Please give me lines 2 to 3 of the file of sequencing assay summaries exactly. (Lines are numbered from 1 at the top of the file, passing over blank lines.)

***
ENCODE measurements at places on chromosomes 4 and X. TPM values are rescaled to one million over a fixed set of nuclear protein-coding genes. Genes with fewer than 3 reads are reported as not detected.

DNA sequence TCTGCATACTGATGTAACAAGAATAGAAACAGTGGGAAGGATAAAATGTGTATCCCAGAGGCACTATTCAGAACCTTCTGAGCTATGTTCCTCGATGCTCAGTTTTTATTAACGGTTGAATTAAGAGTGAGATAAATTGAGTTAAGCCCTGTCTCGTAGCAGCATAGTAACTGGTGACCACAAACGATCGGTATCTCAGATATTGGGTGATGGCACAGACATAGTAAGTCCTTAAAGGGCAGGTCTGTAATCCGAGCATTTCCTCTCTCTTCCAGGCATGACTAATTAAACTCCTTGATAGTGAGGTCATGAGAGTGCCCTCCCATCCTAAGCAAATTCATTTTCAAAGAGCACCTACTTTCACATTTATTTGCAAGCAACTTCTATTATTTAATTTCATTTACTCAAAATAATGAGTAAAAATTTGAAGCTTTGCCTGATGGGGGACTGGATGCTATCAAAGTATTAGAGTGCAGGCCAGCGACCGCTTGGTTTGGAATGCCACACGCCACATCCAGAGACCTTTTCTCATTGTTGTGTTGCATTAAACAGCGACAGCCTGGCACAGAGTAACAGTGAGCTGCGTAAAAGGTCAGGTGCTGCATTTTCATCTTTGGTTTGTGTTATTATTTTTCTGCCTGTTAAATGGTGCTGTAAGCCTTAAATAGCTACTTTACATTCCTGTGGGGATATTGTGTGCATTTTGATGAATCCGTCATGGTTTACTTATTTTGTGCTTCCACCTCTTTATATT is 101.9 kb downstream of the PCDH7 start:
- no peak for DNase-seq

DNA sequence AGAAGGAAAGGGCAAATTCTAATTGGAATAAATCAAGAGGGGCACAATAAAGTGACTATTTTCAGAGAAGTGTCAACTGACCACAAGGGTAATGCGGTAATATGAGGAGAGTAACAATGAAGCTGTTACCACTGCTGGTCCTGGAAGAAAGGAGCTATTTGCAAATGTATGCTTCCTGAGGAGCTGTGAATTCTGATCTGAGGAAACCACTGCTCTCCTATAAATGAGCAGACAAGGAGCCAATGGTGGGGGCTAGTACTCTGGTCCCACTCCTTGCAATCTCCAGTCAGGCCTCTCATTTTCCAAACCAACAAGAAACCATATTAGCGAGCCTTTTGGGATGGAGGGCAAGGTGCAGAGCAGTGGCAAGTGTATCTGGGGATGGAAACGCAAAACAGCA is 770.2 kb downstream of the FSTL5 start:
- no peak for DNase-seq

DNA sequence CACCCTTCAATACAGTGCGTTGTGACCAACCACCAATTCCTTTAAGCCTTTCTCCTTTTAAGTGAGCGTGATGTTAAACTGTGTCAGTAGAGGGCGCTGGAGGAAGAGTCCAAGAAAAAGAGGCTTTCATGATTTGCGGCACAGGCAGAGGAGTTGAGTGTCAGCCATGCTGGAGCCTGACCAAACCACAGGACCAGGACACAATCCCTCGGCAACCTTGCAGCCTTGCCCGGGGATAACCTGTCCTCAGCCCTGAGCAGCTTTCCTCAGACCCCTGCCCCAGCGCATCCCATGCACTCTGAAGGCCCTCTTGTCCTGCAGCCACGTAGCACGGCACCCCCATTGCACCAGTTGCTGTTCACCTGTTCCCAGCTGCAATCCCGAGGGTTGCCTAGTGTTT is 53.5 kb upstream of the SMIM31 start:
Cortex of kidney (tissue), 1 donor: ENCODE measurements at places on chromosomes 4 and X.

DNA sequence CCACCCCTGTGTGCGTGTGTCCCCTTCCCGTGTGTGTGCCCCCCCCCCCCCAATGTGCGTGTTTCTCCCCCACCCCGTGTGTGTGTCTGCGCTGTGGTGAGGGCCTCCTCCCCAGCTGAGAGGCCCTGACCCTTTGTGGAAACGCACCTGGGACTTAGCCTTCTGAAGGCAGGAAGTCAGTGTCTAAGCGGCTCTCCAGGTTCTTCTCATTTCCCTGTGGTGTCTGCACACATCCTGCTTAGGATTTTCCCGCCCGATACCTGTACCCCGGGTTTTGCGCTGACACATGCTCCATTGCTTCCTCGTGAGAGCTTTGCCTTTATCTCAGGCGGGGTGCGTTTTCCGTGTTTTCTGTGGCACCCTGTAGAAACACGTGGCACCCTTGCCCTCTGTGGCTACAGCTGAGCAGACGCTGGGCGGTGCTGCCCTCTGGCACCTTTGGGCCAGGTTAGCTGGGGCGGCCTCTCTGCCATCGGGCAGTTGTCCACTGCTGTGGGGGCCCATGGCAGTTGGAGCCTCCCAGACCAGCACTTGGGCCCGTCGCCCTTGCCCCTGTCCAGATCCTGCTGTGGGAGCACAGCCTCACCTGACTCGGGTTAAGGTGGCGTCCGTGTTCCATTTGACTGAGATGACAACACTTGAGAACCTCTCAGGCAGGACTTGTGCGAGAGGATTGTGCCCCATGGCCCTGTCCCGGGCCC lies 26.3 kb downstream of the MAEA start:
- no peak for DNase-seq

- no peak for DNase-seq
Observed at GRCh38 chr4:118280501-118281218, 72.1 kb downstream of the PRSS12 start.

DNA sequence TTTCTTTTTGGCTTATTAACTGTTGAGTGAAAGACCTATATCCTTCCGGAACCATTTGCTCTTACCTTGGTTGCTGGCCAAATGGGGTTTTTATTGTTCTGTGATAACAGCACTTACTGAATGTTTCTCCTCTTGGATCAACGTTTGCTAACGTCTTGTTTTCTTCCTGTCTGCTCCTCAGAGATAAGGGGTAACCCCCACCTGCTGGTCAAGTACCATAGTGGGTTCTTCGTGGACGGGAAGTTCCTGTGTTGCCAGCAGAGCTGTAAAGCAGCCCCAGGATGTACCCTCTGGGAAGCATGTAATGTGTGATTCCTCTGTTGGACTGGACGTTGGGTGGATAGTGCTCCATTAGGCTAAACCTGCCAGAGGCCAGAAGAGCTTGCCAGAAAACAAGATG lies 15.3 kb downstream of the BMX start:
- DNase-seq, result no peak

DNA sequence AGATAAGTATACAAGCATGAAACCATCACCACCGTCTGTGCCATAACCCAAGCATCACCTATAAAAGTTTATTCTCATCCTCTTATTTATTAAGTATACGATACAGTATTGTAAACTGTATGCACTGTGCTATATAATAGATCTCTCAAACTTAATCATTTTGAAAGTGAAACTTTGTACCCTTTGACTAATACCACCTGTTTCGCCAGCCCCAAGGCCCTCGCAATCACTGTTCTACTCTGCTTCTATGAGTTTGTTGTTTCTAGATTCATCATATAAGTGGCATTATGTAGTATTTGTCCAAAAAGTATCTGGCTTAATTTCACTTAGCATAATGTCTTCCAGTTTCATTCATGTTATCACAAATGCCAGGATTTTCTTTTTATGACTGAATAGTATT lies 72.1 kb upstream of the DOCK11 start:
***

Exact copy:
DNA sequence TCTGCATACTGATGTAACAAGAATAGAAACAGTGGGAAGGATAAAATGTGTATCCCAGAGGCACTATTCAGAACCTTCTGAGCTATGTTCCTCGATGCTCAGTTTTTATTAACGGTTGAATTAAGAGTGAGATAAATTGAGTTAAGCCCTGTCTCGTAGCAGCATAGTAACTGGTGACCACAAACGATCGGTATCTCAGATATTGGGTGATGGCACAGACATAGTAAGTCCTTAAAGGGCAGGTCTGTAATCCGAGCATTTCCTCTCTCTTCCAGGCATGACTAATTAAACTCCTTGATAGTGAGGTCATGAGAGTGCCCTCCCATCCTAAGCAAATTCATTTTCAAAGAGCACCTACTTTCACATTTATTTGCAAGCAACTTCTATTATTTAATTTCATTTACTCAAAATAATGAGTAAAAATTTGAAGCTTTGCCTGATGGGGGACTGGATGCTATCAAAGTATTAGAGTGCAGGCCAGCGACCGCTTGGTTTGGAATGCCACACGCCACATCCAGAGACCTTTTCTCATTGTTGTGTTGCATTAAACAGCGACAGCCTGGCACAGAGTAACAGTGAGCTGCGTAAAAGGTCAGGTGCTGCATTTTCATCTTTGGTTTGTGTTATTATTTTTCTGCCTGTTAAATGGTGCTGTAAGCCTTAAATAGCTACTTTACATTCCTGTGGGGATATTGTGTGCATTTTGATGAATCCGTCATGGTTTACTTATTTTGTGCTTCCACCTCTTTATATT is 101.9 kb downstream of the PCDH7 start:
- no peak for DNase-seq